Tracy: When we first started our families, we knew we needed to do something different to support us in taking maternity leave, working fewer hours and having a sustainable income for our families.

Blake: This has evolved into creating an accidental job share leadership team for our group practice. Over the years we’ve really learned what each of us is naturally good at (and willing to do without complaint) and we’ve got a crazy rhythm with each other.

Tracy: It’s a creepy mind-meld thing!

Blake & Tracy:  We’re able to work in the office part-time, be home with our kids part-time, and run a successful and growing group practice as co-directors, while also maintaining our ideal caseload for our therapy work.

business partners sharing and dividing responsibilities

Work Muse: What’s your schedule and how do you share & divide responsibilities?

Tracy: I wish I could say that we keep work at work, but in some ways, we’re always working. This practice is our baby, and it’s growing and it needs a lot of care and attention, as do the wonderful humans who work at GT Therapy Group. We each see about 12-20 clients per week on top of supervision meetings with our team of therapists. Earlier this year we hired our first office manager, Lindley, who has been a godsend for us. She now manages a lot of the day-to-day administrative tasks that were really bogging us down and keeping us too tethered to our phones when we were ostensibly on mom duty.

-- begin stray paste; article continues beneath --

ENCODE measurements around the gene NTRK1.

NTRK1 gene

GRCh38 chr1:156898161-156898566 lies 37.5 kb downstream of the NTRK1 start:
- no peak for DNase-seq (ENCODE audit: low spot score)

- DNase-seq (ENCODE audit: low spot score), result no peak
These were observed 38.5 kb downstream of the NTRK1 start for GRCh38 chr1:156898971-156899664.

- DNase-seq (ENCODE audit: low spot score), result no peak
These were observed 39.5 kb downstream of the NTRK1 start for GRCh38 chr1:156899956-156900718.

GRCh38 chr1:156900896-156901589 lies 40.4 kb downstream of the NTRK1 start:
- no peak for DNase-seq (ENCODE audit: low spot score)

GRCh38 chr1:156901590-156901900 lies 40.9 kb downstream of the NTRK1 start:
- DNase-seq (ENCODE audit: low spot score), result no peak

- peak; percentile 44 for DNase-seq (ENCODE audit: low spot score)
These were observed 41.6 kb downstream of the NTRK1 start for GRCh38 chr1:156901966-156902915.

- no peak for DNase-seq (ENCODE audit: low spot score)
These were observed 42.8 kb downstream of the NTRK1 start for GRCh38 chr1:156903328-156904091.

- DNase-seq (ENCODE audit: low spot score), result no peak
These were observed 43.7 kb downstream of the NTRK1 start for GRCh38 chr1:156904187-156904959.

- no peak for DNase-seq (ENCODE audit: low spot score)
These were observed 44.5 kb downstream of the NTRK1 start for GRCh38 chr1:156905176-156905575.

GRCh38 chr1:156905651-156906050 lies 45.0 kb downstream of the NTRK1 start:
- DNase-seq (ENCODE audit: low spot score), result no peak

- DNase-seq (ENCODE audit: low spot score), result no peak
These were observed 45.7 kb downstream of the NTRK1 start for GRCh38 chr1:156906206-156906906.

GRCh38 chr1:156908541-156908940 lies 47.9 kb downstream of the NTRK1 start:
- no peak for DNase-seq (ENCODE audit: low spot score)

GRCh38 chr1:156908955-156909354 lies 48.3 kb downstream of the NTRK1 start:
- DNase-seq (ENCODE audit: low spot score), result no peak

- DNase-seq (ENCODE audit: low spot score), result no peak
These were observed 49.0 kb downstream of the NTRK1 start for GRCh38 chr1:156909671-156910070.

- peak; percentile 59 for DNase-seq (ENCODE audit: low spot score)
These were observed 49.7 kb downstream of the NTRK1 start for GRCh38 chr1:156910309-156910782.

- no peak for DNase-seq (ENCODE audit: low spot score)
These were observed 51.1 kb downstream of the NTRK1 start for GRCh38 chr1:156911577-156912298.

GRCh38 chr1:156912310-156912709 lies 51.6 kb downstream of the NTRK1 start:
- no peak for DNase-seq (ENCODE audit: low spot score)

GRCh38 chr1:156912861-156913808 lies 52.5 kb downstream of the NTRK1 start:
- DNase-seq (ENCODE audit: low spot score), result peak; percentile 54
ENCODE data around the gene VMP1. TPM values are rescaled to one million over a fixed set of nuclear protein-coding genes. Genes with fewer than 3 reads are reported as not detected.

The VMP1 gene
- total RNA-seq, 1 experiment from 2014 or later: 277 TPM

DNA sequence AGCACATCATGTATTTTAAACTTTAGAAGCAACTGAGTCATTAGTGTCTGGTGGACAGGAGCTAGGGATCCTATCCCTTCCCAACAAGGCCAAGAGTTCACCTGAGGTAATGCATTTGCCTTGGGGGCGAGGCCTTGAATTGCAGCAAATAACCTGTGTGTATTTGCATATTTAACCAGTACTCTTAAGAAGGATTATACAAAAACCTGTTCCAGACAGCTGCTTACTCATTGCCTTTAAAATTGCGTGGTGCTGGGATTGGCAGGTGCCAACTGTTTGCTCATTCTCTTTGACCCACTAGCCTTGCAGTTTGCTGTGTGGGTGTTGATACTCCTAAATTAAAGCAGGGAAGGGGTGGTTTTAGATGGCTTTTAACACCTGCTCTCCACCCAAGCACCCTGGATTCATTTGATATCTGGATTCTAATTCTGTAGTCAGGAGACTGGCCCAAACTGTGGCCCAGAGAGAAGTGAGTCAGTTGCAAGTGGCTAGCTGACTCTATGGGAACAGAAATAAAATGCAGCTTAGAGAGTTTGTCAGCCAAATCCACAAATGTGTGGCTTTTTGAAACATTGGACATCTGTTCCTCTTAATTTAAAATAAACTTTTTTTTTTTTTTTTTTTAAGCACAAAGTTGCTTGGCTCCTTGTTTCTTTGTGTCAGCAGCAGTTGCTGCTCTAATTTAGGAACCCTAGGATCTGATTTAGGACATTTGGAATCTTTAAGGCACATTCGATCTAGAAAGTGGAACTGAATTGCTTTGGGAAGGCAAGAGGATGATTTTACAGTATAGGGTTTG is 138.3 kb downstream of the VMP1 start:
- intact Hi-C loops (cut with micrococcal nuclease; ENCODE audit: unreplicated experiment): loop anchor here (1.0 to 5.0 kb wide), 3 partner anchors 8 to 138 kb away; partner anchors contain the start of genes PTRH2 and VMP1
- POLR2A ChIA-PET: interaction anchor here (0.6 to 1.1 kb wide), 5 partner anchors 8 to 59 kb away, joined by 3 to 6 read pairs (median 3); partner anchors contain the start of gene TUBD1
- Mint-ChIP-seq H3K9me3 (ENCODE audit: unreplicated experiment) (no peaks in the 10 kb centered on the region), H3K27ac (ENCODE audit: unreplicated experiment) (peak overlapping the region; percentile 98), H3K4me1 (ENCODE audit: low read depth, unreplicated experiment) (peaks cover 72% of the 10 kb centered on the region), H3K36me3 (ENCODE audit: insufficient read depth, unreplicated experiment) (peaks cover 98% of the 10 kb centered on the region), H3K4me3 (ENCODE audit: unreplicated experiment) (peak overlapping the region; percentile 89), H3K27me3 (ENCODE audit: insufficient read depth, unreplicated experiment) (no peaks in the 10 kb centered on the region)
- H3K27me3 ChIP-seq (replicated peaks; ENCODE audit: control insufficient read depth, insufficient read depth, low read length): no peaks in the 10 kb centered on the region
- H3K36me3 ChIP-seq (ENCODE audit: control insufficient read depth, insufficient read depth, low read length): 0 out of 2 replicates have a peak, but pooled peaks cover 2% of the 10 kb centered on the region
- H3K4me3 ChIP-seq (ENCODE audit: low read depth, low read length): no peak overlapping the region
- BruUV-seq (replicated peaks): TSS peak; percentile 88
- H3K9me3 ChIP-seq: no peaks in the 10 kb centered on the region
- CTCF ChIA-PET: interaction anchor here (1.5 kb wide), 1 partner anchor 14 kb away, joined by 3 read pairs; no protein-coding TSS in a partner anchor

Blake: Some of the perks of figuring out how to share this director position have been incredible. We’ve been able to take partially paid maternity leave, which is unheard of in private practice.

I stay home with my toddler for a half-day every day, and every other Friday is my day to take the kiddo on adventures all day long. I use naptime and bedtime for email and phone check-ins, and Tracy and I are pretty much in constant text communication about work and home life (since we also essentially job share this whole mom thing). It’s a continual work-in-progress that changes as our needs change, as GT Therapy Group changes, as our families’ needs change.